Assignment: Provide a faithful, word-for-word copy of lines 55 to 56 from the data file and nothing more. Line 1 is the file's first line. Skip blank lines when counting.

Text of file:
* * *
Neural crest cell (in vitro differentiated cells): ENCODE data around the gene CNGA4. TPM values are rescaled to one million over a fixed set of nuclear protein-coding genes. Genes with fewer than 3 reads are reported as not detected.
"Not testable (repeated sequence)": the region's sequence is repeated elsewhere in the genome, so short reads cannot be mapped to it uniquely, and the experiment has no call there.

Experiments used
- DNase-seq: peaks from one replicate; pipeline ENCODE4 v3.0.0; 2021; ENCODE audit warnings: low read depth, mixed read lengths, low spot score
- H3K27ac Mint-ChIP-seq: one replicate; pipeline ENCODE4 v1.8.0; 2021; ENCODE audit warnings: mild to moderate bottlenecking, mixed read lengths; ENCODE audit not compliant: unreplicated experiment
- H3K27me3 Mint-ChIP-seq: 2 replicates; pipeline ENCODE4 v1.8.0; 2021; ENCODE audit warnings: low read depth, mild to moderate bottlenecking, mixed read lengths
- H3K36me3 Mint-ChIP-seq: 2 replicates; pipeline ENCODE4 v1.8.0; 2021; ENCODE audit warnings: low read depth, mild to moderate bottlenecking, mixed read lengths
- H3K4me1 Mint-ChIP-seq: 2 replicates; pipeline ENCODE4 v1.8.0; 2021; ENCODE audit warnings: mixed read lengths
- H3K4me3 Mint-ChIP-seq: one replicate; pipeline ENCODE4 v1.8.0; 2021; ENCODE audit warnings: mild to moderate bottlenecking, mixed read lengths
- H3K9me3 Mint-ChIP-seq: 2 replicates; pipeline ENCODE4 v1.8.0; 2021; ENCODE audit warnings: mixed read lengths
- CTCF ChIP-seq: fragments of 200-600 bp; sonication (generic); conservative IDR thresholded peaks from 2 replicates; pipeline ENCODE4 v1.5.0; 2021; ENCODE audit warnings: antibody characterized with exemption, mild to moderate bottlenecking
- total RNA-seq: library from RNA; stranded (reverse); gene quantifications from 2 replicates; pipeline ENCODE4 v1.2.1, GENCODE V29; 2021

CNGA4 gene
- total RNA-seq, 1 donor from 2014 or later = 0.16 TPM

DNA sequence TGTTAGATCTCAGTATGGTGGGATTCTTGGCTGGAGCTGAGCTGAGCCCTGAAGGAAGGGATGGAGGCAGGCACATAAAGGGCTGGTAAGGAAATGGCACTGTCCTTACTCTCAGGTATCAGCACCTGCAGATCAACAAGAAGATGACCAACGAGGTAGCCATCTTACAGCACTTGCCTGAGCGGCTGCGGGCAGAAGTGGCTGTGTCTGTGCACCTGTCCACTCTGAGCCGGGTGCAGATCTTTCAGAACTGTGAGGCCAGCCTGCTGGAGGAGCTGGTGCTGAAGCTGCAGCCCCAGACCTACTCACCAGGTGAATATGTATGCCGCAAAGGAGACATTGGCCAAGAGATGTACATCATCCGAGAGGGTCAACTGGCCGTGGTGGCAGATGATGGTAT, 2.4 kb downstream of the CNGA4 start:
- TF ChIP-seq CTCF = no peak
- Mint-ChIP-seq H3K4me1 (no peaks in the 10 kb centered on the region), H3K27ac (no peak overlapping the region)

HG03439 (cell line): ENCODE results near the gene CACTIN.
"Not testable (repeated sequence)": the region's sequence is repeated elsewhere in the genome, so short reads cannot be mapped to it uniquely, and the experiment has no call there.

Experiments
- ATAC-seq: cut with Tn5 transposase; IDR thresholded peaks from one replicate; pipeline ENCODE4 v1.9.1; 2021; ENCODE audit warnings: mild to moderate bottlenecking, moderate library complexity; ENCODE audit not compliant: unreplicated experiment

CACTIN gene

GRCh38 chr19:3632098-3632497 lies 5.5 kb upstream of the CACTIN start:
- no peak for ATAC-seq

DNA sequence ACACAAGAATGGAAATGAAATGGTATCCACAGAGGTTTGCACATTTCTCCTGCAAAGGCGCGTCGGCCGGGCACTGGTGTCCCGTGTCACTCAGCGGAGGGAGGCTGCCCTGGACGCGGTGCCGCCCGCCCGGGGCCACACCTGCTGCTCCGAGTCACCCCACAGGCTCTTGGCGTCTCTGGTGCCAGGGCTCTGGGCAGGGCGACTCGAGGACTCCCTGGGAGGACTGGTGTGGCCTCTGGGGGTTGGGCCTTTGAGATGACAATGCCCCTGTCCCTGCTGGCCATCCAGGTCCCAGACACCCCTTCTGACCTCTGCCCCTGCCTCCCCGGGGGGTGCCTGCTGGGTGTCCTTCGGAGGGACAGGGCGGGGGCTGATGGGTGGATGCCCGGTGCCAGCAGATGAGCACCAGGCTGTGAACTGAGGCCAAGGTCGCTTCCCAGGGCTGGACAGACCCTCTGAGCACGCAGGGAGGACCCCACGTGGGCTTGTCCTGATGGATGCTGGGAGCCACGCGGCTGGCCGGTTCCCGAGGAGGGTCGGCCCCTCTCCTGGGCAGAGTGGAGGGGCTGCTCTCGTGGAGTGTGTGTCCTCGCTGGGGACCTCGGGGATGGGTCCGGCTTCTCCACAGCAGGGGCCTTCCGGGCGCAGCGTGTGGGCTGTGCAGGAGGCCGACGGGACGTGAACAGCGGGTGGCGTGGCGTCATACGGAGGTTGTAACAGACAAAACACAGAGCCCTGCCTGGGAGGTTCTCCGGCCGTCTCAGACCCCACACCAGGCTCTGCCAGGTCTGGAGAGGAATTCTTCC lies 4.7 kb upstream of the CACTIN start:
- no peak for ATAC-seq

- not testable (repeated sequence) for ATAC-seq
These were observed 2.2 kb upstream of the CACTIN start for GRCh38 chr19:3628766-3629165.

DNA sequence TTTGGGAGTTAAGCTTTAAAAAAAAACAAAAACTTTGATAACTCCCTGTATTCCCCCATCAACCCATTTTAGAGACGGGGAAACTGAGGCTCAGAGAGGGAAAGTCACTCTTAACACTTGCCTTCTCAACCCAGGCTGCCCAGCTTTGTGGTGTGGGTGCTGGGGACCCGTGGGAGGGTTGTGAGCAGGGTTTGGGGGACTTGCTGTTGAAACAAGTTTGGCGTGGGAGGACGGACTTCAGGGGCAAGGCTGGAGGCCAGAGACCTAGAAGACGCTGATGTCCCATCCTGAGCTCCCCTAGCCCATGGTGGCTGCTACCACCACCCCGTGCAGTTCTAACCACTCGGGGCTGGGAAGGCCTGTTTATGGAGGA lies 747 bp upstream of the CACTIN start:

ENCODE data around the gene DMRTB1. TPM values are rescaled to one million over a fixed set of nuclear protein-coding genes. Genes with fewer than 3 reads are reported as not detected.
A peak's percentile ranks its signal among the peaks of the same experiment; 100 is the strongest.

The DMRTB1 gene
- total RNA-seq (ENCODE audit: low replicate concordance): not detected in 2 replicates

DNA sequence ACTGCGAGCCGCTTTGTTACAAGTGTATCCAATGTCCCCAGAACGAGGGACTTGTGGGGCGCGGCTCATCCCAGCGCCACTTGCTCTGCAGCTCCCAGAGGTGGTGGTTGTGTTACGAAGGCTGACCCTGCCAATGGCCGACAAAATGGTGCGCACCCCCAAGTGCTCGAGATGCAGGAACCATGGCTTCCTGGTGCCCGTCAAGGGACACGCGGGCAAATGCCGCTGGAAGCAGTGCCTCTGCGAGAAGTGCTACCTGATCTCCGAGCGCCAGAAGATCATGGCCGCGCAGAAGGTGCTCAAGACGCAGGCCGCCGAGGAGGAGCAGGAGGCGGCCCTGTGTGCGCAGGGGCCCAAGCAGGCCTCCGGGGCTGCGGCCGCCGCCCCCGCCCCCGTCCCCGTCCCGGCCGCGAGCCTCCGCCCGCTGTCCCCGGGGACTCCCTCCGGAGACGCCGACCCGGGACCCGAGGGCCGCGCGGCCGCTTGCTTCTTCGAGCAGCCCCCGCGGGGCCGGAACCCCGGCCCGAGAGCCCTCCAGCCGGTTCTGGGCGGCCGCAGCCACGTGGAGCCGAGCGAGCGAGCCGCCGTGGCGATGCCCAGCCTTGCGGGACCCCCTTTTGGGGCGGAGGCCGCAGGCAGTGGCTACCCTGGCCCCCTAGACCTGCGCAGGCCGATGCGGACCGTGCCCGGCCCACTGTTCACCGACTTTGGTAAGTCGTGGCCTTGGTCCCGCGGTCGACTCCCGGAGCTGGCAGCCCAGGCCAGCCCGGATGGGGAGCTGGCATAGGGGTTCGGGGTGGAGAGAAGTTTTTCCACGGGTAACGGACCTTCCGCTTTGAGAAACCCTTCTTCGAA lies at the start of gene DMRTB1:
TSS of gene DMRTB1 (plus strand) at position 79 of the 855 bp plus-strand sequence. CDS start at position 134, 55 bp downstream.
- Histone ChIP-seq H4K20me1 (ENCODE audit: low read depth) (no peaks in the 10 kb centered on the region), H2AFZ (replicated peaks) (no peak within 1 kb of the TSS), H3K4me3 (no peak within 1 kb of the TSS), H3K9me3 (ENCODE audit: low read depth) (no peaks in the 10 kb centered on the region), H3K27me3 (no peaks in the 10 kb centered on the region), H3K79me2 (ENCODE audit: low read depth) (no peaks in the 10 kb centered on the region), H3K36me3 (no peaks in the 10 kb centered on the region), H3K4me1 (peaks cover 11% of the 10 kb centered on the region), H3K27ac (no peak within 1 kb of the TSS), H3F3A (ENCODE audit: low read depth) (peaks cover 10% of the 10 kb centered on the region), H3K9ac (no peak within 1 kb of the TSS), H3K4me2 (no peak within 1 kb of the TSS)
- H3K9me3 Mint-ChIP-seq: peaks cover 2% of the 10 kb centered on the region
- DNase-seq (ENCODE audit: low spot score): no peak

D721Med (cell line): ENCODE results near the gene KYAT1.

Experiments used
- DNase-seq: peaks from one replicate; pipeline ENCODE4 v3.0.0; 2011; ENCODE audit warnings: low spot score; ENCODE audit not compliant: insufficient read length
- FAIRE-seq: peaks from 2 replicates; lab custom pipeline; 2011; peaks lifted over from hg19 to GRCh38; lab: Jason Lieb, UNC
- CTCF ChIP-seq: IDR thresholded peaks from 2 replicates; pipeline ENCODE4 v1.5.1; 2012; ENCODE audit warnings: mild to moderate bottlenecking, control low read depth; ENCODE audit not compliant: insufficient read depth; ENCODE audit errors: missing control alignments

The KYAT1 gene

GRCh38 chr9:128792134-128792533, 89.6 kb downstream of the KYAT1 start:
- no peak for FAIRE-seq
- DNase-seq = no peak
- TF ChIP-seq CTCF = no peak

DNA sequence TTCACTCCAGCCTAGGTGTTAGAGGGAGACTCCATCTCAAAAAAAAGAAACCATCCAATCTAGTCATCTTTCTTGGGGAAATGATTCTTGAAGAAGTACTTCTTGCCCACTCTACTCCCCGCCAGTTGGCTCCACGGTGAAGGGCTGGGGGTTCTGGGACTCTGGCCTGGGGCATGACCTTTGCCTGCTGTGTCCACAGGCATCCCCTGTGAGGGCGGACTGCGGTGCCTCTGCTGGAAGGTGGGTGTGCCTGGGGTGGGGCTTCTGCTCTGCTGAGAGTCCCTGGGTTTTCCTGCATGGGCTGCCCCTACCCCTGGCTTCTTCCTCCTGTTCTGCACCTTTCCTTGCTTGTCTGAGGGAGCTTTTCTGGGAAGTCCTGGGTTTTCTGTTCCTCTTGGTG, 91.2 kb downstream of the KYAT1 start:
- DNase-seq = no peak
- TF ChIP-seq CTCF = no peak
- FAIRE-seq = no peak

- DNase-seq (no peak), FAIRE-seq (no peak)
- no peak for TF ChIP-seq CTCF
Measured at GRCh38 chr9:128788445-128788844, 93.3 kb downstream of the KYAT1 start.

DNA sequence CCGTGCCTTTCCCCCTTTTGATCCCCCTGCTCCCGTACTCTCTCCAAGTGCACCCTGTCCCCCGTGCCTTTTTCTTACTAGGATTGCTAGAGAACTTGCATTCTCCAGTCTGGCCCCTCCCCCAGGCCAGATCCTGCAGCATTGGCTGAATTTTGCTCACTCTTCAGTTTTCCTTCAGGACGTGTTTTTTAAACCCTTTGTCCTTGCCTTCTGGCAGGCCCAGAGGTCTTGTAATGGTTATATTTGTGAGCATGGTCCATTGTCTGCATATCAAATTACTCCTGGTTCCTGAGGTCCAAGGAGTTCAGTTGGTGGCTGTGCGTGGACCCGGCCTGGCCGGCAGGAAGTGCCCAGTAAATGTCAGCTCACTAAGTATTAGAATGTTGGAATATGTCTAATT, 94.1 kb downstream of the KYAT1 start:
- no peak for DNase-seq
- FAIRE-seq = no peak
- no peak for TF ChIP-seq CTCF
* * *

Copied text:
Measured at GRCh38 chr9:128788445-128788844, 93.3 kb downstream of the KYAT1 start.

DNA sequence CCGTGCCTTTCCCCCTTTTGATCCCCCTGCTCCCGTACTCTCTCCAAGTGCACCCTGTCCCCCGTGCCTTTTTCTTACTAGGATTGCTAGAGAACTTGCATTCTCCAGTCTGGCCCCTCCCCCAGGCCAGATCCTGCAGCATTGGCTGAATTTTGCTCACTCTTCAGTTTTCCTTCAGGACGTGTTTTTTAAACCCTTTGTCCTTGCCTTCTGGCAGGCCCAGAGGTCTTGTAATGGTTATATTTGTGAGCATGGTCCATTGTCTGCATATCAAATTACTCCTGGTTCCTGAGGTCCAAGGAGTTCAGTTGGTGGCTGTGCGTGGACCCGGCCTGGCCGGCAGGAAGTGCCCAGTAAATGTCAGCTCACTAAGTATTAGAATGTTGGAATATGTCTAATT, 94.1 kb downstream of the KYAT1 start: